New leads to how iron-oxidizing bacteria function

10-10-2014

Genomic analysis of Zetaproteobacteria has increased our understanding of how bacteria utilize iron as an energy source, and provide insights into the ecological strategies these bacteria may use to survive in environments as varied as hydrothermal vents and the surface of steel structures in the ocean. Bigelow Laboratory scientists' findings were reported in ISME Journal. Erin Field was lead author for the Bigelow Laboratory team, which included Christopher Harris, Ramunas Stepanauskas, and David Emerson. Other authors were Alexander Sczyrba of the Center for Biotechnology, Bielefeld University, Germany, Audrey Lyman of Colby College, and Tanja Woyke with the US Department of Energy. To read the full paper, [140]click here, and supplementary material, [141]here. An abstract follows:

Abstract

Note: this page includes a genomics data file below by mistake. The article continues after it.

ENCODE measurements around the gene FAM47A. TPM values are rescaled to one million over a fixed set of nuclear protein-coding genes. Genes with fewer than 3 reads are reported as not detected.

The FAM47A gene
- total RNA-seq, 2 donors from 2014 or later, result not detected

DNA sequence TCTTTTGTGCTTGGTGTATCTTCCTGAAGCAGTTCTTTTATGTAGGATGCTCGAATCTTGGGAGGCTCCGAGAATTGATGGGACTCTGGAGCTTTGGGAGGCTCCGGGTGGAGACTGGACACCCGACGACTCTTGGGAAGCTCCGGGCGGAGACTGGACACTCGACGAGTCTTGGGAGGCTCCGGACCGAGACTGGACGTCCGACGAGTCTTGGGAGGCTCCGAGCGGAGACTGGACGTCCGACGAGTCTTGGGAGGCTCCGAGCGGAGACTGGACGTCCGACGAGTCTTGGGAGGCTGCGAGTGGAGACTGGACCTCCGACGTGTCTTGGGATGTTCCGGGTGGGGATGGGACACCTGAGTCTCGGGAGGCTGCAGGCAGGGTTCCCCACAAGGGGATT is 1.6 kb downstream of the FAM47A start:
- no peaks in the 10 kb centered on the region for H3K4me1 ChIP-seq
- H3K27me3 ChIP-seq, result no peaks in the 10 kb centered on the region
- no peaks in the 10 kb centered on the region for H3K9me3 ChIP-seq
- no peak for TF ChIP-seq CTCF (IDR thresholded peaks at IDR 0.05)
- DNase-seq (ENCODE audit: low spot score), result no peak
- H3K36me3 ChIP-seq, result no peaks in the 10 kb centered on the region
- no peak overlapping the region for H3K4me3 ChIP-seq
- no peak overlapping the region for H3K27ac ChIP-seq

The Zetaproteobacteria are a candidate class of marine iron-oxidizing bacteria that are typically found in high iron environments such as hydrothermal vent sites. As much remains unknown about these organisms due to difficulties in cultivation, single-cell genomics was used to learn more about this elusive group at Loihi Seamount. Comparative genomics of 23 phylogenetically diverse single amplified genomes (SAGs) and two isolates indicate niche specialization among the Zetaproteobacteria may be largely due to oxygen tolerance and nitrogen transformation capabilities. Only Form II ribulose 1,5-bisphosphate carboxylase (RubisCO) genes were found in the SAGs, suggesting that some of the uncultivated Zetaproteobacteria may be adapted to low oxygen and/or high carbon dioxide concentrations. There is also genomic evidence of oxygen-tolerant cytochrome c oxidases and oxidative stress-related genes, indicating that others may be exposed to higher oxygen conditions. The Zetaproteobacteria also have the genomic potential for acquiring nitrogen from numerous sources including ammonium, nitrate, organic compounds and nitrogen gas. Two types of molybdopterin oxidoreductase genes were found in the SAGs, indicating that those found in the isolates, thought to be involved in iron oxidation, are not consistent among all the Zetaproteobacteria. However, a novel cluster of redox-related genes was found to be conserved in 10 SAGs as well as in the isolates warranting further investigation. These results were used to isolate a novel iron-oxidizing Zetaproteobacteria. Physiologic studies and genomic analysis of this isolate were able to support many of the findings from SAG analyses demonstrating the value of these data for designing future enrichment strategies.News Sidebar